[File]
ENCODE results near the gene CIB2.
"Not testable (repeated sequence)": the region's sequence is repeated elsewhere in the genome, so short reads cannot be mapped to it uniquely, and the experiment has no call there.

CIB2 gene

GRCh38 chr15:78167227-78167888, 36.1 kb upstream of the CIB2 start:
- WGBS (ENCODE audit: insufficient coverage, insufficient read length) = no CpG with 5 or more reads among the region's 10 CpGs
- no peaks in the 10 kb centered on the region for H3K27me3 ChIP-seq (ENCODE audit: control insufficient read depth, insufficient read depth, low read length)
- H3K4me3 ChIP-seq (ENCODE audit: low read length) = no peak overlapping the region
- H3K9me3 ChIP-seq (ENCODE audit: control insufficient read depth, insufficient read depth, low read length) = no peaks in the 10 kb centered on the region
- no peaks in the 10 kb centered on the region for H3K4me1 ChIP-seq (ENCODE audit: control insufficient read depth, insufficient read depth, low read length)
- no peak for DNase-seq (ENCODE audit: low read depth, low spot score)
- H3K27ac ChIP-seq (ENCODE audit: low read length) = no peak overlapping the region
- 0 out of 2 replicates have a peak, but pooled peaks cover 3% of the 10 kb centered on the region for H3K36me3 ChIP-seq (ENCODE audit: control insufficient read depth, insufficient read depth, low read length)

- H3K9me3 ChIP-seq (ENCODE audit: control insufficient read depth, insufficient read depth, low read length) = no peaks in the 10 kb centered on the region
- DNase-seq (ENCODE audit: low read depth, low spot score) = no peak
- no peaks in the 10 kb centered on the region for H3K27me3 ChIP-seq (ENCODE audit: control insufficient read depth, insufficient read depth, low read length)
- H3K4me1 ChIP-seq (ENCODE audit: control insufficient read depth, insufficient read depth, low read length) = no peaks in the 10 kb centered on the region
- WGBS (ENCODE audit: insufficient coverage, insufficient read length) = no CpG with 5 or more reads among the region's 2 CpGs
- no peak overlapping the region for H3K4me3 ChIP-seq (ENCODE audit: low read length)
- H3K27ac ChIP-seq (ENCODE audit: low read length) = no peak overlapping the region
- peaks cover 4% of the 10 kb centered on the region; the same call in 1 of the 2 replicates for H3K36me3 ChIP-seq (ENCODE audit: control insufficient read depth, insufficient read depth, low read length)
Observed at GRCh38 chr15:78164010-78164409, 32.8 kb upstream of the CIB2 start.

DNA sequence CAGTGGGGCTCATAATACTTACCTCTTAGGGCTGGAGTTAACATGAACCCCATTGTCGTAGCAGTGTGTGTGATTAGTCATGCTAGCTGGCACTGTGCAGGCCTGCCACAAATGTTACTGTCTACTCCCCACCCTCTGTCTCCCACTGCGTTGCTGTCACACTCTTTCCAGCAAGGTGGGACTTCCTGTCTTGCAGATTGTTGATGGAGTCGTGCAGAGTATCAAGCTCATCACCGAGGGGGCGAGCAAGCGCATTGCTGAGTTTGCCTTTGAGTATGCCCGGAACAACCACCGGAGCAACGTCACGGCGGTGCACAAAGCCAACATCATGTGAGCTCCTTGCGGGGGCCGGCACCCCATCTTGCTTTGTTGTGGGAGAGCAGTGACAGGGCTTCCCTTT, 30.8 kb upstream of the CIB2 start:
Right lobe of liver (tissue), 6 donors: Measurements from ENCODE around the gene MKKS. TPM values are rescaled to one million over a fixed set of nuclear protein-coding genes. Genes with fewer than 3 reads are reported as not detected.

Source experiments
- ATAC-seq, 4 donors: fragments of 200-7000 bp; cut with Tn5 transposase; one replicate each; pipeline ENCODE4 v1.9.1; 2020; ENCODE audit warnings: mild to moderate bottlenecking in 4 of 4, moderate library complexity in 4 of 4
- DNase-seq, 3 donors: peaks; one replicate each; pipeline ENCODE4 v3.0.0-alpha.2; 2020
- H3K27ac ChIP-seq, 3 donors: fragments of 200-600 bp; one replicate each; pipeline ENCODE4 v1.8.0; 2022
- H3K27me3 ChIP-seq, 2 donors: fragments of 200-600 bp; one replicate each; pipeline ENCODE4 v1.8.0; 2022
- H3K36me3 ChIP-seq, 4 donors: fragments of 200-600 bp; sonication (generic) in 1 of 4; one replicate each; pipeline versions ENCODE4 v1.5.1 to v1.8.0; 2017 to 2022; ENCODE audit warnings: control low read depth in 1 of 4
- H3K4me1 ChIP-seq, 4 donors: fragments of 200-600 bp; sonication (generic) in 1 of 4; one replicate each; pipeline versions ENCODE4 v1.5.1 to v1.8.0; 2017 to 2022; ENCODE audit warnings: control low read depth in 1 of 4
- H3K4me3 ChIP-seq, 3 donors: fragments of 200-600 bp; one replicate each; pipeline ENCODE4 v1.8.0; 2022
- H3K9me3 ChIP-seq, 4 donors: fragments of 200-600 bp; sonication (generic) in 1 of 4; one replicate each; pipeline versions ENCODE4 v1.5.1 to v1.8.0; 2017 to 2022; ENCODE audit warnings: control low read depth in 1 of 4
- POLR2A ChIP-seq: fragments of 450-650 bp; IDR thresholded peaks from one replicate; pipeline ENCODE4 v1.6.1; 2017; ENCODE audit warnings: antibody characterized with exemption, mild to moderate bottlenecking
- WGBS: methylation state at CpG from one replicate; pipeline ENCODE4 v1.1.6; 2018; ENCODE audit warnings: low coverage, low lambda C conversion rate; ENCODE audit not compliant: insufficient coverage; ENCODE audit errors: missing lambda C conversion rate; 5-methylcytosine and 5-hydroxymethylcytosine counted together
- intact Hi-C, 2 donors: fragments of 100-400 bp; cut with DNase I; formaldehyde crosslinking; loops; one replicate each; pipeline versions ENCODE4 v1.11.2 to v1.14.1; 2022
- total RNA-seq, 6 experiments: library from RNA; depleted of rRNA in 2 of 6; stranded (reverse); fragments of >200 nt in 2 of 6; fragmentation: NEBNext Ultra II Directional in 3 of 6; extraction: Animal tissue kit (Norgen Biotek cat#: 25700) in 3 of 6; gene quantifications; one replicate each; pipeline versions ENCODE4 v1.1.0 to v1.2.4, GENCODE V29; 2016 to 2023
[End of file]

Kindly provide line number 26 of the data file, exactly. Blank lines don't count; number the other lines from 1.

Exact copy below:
- DNase-seq, 3 donors: peaks; one replicate each; pipeline ENCODE4 v3.0.0-alpha.2; 2020